The proposed research is part of program that seeks to determine why people with cystic fibrosis (CF) have chronic airway infections. The general hypothesis is that defective airway submucosal glands produce mucus that is under-hydrated, compromising mucus clearance and the bio-availability of antimicrobial and anti-inflammatory compounds. In previous work we showed a profound defect in the response of CF glands to agents that elevate cAMP. To progress from those observations we propose 4 specific aims.
Aim 1 : To determine how local (intrinsic) neurons, especially those containing VIP, control gland secretion directly and via interaction with cholinergic input.
Aim 2 : To study secretory mechanisms at the single cell level within four anatomical compartments of the glands: the serous acini, mucous tubules, collecting duct and ciliated duct. Cellular responses are quantified using differential interference contrast (DIC) time-lapse digital imaging with which we optically section isolated, functioning glands from control and CF subjects. We will study how each of the four compartments respond to agents that increase [cAMP]i, [Ca2+]i or both, in the presence of control solution (Krebs-bicarbonate buffer) or solutions in which ion substitutions or transport inhibitors are used to dissect the transport processes within the glands. We will also clarify mechanisms for fluid and protein secretion by serous and mucous cells: our imaging methods allow us to quantify individual exocytotic events.
Aim 3 : To determine the pH of luminal mucus within the 4 gland compartments by using ratiometric imaging of fluorescent indicators (BCECF) injected into the gland lumen.
Aim 4 : To patch clamp partially dissociated gland serous and mucous cells, to obtain evidence for against the hypothesis that CFTR in the only apical anion channel in serous cells and is absent from mucous cells. Successful completion of these aims will clarify the contribution of glands, which produce approximately 95% of airway mucus, to the mucus clearance and chemical shield components of airway innate defenses.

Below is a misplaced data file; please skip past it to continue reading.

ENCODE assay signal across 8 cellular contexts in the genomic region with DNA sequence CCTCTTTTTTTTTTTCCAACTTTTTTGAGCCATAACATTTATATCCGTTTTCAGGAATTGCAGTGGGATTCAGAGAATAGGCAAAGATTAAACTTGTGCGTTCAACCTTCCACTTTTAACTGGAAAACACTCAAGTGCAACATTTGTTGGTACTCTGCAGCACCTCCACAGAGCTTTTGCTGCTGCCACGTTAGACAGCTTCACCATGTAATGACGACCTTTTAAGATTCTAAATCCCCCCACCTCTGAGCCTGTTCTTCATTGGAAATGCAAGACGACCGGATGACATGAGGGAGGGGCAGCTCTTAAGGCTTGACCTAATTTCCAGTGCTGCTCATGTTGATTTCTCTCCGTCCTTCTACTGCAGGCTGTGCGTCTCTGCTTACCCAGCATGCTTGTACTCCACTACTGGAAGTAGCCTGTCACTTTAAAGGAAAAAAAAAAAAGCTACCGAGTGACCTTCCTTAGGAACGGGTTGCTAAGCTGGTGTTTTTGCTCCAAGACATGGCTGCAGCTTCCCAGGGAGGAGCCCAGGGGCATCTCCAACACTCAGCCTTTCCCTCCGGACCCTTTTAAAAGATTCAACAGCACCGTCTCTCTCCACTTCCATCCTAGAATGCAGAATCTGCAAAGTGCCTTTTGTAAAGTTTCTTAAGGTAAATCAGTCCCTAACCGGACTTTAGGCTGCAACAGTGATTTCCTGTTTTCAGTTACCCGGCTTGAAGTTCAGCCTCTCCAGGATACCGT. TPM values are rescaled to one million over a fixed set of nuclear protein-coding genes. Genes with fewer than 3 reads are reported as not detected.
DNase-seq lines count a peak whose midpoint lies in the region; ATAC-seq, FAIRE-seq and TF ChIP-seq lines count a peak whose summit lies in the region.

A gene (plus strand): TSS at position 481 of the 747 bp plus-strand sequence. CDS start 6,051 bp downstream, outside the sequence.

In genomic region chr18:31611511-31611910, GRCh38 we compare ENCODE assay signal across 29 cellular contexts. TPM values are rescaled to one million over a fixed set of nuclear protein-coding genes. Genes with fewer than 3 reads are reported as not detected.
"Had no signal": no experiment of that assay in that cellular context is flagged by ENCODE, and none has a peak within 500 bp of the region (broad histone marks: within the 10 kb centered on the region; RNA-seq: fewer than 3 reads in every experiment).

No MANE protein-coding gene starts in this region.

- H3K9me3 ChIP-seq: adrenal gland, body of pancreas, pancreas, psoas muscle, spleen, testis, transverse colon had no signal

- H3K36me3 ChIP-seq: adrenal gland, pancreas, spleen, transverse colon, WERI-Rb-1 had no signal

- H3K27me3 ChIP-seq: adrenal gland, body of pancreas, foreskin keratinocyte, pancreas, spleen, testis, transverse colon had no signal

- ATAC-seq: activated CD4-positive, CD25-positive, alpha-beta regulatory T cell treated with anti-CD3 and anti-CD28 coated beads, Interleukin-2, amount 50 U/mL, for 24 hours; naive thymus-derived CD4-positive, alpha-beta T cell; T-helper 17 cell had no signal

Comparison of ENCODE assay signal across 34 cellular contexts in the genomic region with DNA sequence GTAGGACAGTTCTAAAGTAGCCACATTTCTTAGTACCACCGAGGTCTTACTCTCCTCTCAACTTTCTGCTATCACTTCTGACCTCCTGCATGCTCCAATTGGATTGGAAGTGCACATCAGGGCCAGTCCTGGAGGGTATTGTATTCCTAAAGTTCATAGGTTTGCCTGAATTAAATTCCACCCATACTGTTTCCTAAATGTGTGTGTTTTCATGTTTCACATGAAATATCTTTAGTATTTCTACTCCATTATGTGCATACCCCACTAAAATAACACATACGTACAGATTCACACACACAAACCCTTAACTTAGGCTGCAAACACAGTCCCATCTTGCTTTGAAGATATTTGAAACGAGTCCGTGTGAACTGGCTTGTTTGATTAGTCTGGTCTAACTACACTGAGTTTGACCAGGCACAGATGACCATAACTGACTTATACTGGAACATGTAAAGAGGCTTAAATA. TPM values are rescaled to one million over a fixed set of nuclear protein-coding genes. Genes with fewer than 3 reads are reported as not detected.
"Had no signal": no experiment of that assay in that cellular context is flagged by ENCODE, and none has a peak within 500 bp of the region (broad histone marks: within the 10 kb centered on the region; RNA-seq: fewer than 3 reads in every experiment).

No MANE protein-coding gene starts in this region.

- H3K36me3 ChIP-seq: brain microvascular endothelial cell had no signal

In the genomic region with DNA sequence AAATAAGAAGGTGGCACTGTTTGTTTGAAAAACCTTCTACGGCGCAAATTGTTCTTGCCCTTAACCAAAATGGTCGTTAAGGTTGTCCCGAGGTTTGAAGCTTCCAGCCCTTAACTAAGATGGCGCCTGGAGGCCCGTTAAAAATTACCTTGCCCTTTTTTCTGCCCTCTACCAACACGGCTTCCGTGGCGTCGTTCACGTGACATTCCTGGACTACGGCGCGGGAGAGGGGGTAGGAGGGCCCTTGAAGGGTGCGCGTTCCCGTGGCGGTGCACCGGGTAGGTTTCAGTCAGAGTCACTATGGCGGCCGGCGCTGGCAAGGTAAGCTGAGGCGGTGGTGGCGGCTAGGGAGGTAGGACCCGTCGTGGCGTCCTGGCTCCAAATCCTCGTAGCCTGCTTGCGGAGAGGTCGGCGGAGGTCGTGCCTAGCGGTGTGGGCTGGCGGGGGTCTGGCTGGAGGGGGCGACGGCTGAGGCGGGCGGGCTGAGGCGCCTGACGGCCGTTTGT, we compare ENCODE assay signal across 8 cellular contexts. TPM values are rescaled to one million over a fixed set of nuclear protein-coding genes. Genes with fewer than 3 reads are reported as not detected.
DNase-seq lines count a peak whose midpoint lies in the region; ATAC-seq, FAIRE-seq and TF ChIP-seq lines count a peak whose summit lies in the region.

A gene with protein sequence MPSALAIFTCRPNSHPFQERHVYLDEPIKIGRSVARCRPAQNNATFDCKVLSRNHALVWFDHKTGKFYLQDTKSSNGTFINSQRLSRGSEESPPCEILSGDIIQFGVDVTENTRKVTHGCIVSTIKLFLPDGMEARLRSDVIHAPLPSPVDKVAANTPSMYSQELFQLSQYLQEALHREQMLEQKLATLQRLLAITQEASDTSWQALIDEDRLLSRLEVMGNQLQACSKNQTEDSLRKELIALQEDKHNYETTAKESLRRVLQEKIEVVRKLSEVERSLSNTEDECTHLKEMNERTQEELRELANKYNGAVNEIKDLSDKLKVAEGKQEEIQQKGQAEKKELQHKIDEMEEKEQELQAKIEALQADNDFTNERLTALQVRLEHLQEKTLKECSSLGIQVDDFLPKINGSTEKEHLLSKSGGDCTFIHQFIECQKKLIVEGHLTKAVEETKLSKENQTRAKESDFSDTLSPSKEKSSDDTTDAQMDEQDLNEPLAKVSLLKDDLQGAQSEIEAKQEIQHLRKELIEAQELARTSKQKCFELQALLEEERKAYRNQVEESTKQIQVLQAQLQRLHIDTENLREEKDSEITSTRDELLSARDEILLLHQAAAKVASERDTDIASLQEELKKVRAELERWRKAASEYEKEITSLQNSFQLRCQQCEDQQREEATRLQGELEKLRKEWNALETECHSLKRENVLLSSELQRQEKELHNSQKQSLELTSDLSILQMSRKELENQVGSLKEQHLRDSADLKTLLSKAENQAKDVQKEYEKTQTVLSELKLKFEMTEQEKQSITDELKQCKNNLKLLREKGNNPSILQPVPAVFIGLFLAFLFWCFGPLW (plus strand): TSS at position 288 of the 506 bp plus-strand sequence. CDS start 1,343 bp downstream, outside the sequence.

|Cho, Hyung-Ju; Joo, Nam Soo; Wine, Jeffrey J (2011) Defective fluid secretion from submucosal glands of nasal turbinates from CFTR-/- and CFTR (?F508/?F508) pigs. PLoS One 6:e24424|
|Wine, Jeffrey J; Joo, Nam Soo; Choi, Jae Young et al. (2011) Measurement of fluid secretion from intact airway submucosal glands. Methods Mol Biol 742:93-112|
|Cho, Hyung-Ju; Joo, Nam Soo; Wine, Jeffrey J (2010) Mucus secretion from individual submucosal glands of the ferret trachea. Am J Physiol Lung Cell Mol Physiol 299:L124-36|
|Choi, Jae Young; Khansaheb, Monal; Joo, Nam Soo et al. (2009) Substance P stimulates human airway submucosal gland secretion mainly via a CFTR-dependent process. J Clin Invest 119:1189-200|
|Ianowski, Juan P; Choi, Jae Young; Wine, Jeffrey J et al. (2008) Substance P stimulates CFTR-dependent fluid secretion by mouse tracheal submucosal glands. Pflugers Arch 457:529-37|
|Ianowski, Juan P; Choi, Jae Young; Wine, Jeffrey J et al. (2007) Mucus secretion by single tracheal submucosal glands from normal and cystic fibrosis transmembrane conductance regulator knockout mice. J Physiol 580:301-14|
|Wine, Jeffrey J (2007) Parasympathetic control of airway submucosal glands: central reflexes and the airway intrinsic nervous system. Auton Neurosci 133:35-54|
|Wine, Jeffrey J (2006) Acid in the airways. Focus on ""Hyperacidity of secreted fluid from submucosal glands in early cystic fibrosis"". Am J Physiol Cell Physiol 290:C669-71|
|Joo, Nam Soo; Irokawa, Toshiya; Robbins, Robert C et al. (2006) Hyposecretion, not hyperabsorption, is the basic defect of cystic fibrosis airway glands. J Biol Chem 281:7392-8|
|Wu, Jin V; Krouse, Mauri E; Rustagi, Arjun et al. (2004) An inwardly rectifying potassium channel in apical membrane of Calu-3 cells. J Biol Chem 279:46558-65|
Showing the most recent 10 out of 23 publications